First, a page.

Eric MacDonald has a very good piece on Julian’s humanist manifesto. He makes the same point I kept making (and really, it’s hard not to – it’s so obvious):
Julian Baggini has now published his Heathen’s Manifesto, which he begs atheists to read. I wish I could understand the motivation behind it. It seems to be based on the premise that atheists, and new atheists in particular — an unidentified assemblage of nonbelievers who are, it seems, strident, obtuse, impolite, and seek to banish religion from the world — need to grow up, be sensible and kind, and ally themselves with their allies amongst religious believers, something that, so far, they seem disinclined to do. I sometimes simply despair when I read Baggini, because he never really identifies any of these supposedly rude, self-centred, self-praising atheists, nor does he provide an example of the kind of thing that he seems to object to so much. In order to say that we need a change in attitude, he has to show who is exhibiting the attitude he so much deplores, and the entire series on Heathen’s progress over the last six months or so never identifies any particular person as the kind of unbeliever who needs to change his or her attitude. What Baggini seems to have done is to accept that the strident responses of religious believers to the so-called “new” atheism are unquestionably justified. However, in my own reading on both sides of this divide, I have to say that the most caustic voices, the shrillest and most strident condemnations have come from the religious side of this particular divide, and Baggini has yet to show that this is not so.
What Baggini seems to have done is to accept that the strident responses of religious believers to the so-called “new” atheism are unquestionably justified.
Exactly. His way of talking about the so-called “new” atheism simply assumed that everybody knows what it is and what is so terrible about it. That’s a very odd thing for a philosopher to do. Philosophers are generally very familiar with the idea that what “everybody knows” may well be wrong. Things that “everybody knows” can be drastic simplifications, or empty banalities, or uninformed prejudice, or based on misunderstanding, or confused, or incoherent, or propped up by nothing but long habit, or gut-level hatreds dressed up as knowledge.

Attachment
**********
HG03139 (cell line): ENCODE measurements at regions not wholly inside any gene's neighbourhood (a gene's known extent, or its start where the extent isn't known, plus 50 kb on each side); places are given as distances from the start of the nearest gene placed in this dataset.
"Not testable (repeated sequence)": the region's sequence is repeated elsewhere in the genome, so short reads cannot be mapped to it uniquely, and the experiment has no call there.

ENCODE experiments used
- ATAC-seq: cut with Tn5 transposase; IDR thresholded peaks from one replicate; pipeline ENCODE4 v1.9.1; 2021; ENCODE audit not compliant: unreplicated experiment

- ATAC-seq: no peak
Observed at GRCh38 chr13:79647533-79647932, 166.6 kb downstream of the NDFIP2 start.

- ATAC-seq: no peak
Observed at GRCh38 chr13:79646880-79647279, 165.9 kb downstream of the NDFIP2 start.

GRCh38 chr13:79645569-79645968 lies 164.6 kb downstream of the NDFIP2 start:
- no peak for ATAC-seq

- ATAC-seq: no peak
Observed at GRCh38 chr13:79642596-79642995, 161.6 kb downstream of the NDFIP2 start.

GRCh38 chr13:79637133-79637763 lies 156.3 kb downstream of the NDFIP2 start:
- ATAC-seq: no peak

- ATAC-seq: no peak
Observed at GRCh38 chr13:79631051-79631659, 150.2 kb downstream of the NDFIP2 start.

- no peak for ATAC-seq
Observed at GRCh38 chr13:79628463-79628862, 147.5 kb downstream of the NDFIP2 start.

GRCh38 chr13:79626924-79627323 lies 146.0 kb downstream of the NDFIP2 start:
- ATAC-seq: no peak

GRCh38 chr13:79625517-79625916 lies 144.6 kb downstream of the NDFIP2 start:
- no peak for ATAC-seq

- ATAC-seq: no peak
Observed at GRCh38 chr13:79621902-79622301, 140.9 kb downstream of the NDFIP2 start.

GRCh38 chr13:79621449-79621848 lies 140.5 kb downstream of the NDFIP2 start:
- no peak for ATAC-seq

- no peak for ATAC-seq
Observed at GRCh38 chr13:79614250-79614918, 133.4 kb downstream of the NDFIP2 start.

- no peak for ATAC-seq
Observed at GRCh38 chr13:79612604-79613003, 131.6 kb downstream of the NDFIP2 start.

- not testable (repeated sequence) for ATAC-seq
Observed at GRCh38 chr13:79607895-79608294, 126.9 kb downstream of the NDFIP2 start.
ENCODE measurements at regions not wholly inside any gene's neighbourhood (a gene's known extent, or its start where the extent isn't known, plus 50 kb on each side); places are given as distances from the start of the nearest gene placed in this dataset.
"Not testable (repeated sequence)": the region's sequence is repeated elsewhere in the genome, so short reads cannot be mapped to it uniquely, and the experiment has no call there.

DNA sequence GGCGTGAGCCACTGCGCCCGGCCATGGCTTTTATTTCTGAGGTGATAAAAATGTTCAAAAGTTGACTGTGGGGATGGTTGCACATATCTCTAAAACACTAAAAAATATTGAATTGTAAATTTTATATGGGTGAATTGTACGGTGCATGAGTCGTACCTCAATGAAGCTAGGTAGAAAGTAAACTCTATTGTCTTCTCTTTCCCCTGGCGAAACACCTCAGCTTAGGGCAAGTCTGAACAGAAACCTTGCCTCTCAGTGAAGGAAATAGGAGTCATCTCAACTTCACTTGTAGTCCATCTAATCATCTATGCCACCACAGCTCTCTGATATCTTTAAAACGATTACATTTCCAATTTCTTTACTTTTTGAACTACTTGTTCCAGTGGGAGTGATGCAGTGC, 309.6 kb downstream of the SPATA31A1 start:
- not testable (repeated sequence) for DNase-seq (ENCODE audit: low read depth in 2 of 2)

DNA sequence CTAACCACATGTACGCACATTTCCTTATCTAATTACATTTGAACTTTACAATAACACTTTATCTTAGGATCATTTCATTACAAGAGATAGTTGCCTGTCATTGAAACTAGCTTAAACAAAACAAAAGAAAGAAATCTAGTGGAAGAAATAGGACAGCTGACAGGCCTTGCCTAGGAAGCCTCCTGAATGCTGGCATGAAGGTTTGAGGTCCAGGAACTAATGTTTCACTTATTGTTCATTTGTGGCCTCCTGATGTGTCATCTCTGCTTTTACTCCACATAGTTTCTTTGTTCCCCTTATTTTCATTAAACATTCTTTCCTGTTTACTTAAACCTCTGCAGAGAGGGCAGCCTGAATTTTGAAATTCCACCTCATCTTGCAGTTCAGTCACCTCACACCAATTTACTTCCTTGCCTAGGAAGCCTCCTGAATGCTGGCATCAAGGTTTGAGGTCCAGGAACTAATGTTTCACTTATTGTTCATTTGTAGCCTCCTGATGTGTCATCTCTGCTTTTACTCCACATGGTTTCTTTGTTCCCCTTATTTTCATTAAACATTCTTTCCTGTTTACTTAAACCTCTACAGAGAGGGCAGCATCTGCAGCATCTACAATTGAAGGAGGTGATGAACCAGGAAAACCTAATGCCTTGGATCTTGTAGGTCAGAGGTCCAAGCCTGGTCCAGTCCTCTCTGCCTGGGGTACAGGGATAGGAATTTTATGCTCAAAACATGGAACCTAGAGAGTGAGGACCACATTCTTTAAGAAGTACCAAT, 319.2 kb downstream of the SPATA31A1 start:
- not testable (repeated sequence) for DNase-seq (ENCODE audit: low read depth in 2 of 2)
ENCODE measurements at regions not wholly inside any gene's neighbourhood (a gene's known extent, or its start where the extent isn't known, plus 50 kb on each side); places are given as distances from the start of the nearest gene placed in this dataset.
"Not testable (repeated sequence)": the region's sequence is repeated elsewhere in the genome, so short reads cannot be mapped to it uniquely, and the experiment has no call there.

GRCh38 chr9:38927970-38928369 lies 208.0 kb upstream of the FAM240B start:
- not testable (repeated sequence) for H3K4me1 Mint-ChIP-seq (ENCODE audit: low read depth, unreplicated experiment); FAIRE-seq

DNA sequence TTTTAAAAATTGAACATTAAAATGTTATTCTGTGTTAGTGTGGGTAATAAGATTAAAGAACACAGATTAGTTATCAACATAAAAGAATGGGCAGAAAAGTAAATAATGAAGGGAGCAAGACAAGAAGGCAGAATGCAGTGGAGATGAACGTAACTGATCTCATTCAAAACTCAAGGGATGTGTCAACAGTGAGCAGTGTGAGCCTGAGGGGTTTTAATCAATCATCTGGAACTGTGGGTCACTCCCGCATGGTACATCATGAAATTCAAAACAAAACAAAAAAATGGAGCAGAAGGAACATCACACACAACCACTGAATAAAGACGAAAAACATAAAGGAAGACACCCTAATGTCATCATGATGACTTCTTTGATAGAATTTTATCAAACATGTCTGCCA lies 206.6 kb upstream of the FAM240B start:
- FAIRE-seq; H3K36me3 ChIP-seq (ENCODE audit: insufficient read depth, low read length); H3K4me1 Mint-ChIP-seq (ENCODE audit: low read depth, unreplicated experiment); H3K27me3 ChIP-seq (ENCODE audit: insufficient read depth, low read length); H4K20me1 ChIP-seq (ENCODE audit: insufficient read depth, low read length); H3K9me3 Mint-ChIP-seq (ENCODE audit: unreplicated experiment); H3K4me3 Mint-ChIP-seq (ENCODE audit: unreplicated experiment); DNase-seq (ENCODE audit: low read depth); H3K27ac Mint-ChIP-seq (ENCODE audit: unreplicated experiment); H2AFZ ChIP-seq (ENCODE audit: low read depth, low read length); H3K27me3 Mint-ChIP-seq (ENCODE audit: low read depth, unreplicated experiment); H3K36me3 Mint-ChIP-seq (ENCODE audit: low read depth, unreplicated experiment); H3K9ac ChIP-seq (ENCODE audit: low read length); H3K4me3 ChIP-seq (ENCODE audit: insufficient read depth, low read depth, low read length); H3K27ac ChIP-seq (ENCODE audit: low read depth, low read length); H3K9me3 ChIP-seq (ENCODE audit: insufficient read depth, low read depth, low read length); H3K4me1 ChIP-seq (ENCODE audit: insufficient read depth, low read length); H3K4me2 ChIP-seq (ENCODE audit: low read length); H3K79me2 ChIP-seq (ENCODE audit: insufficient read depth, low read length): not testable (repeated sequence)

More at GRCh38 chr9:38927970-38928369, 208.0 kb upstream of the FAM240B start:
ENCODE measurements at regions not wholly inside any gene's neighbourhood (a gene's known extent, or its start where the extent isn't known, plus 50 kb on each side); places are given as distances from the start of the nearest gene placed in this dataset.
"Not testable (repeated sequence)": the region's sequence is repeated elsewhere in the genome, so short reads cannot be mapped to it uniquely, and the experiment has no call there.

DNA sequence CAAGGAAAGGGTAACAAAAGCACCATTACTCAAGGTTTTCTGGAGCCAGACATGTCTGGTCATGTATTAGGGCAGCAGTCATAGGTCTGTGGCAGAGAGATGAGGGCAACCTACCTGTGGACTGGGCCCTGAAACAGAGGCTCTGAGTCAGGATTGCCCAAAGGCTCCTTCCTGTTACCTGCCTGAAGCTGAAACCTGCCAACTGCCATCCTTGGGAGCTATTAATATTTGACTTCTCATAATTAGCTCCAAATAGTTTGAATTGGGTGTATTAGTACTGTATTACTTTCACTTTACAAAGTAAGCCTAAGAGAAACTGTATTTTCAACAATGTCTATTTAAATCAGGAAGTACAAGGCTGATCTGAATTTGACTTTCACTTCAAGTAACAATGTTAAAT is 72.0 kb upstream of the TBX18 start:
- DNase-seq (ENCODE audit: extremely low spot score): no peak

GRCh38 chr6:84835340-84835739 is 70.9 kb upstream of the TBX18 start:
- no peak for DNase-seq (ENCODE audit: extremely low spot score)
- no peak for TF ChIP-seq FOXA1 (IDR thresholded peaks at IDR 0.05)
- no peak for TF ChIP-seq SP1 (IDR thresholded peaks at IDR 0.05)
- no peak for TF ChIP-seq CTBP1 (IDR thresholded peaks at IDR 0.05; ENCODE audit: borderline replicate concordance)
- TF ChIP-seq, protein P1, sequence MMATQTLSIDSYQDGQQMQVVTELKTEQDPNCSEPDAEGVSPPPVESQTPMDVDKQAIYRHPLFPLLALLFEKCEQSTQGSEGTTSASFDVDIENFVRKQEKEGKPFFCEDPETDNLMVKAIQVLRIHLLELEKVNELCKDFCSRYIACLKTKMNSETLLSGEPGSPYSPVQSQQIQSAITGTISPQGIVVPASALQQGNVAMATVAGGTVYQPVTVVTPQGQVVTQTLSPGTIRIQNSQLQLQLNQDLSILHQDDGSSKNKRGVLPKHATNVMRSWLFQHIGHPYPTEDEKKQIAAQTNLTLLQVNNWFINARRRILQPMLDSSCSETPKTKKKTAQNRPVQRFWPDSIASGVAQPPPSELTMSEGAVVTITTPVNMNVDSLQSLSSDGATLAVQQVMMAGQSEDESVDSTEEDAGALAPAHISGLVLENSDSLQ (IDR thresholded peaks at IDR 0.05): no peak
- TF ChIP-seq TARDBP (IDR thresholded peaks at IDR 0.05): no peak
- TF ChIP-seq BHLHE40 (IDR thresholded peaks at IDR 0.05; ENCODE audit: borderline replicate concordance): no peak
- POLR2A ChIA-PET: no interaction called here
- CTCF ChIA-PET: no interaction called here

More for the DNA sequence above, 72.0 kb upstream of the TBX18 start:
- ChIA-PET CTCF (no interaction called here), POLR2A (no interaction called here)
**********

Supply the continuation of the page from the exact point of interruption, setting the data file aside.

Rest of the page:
The much-circulated hatred of outspoken atheists relies on a huge amount of dressing up mindless loathing as something more respectable, and once again it’s odd to see a philosopher playing along. It’s odd for a philosopher not to recognize the sheer banality of the hatred and thus avoid adding to it by producing more of the same.
There’s a lot of that kind of “everybody knows” floating around, after all. “Everybody knows” things about women, and immigrants, and poor people, and gays, and blacks, and Jews, and intellectuals, and liberals. The stuff that “everybody knows” about atheists is just more of the same old bigotry-masquerading-as-facts. It never fails to surprise me when even some atheists engage in it.